Chip complex delaying Apple's new iMac line, says analystApple's next-generation iMacs are being held up for business reasons and a minor technical obstacle, according to one Wall Street analyst.
"We wanted to give an update on the Mac business from what we are picking up from our latest supply chain checks," Kaufman Bros. analyst Shaw Wu wrote in a report to clients Monday. "While new the iMac appears to be almost ready for primetime, what is holding it up appears to be business reasons and a potential small technical hurdle."
Specifically, Wu said his sources indicate that external casing changes will likely be modest and that "Apple is in the midst of figuring out whether to power the new iMac with Intel quad-core processors or more high-powered dual-core processors with larger caches."
Back in November, Taiwanese rumor site DigiTimes claimed Apple was waiting for new quad-core chips from Intel so it could "launch products based on" the new processors, but did not specify in which systems Apple would use the parts. Intel subsequently rolled out the new processors just last week.
Wu said he was surprised Macworld didn't bring new iMacs and believes Apple may be hesitating on quad-core processors for the iMac on fears that the decision could cut into Mac Pro sales.
"While quad-core would provide a material improvement in performance and potentially jumpstart sales, it could cannibalize the Mac Pro, its high-end tower, whose low-end configuration is currently a quad-core," he wrote. "Apple could choose to stick with dual-core on the iMac or make 8-core the new low-end for Mac Pro."
Wu's concern may be misplaced given acting chief executive Tim Cook's comments during Apple's fiscal first quarter earnings call last week. Asked about Apple's Pro segment, Cook admitted that Mac Pro sales are sluggish given the "current economic climate", and that Apple's desktop business is "primarily iMac."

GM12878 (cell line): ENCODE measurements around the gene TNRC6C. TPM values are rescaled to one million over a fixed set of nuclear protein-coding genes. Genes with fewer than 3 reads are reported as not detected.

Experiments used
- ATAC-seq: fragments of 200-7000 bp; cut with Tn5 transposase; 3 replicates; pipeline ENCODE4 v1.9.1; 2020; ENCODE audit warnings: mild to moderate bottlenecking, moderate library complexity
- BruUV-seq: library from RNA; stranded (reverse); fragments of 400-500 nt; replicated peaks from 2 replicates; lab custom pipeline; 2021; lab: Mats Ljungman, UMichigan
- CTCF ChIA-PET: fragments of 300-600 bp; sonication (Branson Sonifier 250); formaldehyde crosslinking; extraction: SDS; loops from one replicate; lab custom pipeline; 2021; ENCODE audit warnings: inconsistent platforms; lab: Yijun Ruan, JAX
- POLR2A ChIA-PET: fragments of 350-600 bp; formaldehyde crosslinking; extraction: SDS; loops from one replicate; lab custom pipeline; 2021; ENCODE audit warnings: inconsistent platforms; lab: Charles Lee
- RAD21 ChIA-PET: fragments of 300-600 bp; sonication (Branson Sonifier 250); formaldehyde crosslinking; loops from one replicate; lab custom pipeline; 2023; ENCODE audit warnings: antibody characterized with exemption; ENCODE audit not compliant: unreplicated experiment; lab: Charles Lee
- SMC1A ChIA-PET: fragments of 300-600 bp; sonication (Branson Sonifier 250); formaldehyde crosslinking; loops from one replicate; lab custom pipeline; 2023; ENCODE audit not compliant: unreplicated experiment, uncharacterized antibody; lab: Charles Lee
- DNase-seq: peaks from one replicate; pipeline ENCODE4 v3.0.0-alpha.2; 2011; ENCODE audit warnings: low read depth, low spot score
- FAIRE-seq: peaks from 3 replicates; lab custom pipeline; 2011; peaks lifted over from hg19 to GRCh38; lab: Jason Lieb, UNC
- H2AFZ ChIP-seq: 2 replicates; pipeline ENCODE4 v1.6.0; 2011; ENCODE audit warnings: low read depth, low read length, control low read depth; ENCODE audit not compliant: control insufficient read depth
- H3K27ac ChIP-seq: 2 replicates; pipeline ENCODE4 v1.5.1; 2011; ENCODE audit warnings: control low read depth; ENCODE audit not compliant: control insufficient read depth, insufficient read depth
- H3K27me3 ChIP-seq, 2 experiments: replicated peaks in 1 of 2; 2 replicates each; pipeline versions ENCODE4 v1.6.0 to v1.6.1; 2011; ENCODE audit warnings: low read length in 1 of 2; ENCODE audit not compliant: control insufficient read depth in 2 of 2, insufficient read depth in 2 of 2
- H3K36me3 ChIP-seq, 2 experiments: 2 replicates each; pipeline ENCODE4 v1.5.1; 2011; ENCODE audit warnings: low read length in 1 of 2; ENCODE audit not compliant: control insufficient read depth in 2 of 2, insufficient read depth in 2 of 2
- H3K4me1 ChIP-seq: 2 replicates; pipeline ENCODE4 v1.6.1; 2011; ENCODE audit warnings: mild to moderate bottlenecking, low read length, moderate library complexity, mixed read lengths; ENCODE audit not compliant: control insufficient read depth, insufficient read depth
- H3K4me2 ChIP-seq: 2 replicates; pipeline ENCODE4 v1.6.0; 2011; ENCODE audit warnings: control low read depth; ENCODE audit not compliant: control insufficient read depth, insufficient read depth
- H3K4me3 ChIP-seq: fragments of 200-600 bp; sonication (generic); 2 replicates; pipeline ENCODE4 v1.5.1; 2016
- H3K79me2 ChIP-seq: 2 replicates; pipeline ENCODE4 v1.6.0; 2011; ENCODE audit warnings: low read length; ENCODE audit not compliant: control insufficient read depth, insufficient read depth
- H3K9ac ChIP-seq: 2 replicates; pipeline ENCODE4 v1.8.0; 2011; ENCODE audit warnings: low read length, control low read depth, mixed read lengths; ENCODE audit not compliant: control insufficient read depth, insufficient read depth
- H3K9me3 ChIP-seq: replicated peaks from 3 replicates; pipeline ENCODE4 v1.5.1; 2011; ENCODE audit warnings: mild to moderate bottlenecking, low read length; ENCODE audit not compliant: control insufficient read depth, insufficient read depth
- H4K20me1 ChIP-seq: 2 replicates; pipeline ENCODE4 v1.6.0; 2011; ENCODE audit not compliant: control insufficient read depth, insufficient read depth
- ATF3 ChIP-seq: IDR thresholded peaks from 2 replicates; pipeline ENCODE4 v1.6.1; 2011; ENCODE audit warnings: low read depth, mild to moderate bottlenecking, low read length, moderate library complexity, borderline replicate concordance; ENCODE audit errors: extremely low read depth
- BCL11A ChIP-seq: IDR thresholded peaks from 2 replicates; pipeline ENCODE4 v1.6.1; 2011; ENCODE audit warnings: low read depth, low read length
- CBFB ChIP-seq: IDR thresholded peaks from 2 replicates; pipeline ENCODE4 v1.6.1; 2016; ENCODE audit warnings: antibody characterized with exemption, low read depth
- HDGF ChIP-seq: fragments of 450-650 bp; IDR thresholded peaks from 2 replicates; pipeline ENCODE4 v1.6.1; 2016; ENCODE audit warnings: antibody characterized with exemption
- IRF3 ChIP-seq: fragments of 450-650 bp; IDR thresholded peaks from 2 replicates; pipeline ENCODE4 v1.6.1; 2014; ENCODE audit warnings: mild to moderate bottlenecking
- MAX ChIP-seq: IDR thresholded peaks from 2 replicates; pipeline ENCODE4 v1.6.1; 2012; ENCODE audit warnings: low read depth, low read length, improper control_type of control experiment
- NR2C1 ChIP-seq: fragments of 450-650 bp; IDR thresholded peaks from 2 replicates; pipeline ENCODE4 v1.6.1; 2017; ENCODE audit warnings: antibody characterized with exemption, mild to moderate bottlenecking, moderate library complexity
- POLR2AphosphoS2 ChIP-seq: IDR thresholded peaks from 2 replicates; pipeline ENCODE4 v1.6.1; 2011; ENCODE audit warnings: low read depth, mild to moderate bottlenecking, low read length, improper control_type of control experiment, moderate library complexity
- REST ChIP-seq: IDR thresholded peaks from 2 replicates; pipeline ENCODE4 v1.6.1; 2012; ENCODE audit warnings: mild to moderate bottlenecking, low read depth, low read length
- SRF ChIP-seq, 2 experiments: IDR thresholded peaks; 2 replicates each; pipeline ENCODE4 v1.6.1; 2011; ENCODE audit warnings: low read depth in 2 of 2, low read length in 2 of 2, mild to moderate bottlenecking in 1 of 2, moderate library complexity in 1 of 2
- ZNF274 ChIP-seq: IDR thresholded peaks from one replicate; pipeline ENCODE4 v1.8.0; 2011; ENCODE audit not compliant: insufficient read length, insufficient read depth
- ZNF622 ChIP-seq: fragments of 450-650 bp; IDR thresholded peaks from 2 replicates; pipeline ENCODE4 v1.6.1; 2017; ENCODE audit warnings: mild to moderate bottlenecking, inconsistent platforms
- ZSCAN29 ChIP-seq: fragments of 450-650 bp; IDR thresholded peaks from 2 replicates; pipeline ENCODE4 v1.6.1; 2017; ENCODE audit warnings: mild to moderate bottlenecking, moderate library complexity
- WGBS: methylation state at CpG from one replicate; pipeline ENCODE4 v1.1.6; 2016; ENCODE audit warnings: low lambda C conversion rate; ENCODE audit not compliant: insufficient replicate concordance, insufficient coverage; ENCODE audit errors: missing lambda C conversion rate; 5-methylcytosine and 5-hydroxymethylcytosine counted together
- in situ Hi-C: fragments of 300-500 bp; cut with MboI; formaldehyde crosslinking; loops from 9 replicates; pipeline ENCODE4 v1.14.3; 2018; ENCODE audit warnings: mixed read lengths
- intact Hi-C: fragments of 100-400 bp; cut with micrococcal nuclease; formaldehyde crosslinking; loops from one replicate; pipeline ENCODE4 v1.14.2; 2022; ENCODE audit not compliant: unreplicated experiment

In addition, Wu said he's also picked up on chatter that the iMac's vents and cooling systems may see a redesign to deal with higher heat dissipation.
A report from last December noted that the cooling module for the next-gen iMacs would be manufactured jointly by Foxconn and Auras Technology. Given that the report, which provided no further details, singled out the cooling system, it led to speculation that the new iMacs may employ a different cooling system than current models. Whether that's actually the case remains unclear.
In his report to clients Monday, Wu suggested that one final variable delaying the release of new iMacs could be the timing of Snow Leopard.
"While Leopard would take advantage of multiple cores, Snow Leopard takes it to the next level with better support for multi-core, multi-processors, and OpenCL, with enhanced graphics capability," Wu wrote.
The Kaufman Brothers analyst now predicts an iMac refresh in the March quarter or, given additional delays, the June quarter at the latest. Those claims conflict with earlier predictions from the Chinese-language Economic Daily News, which cited supply chain sources as saying new iMacs were due to arrive in January.
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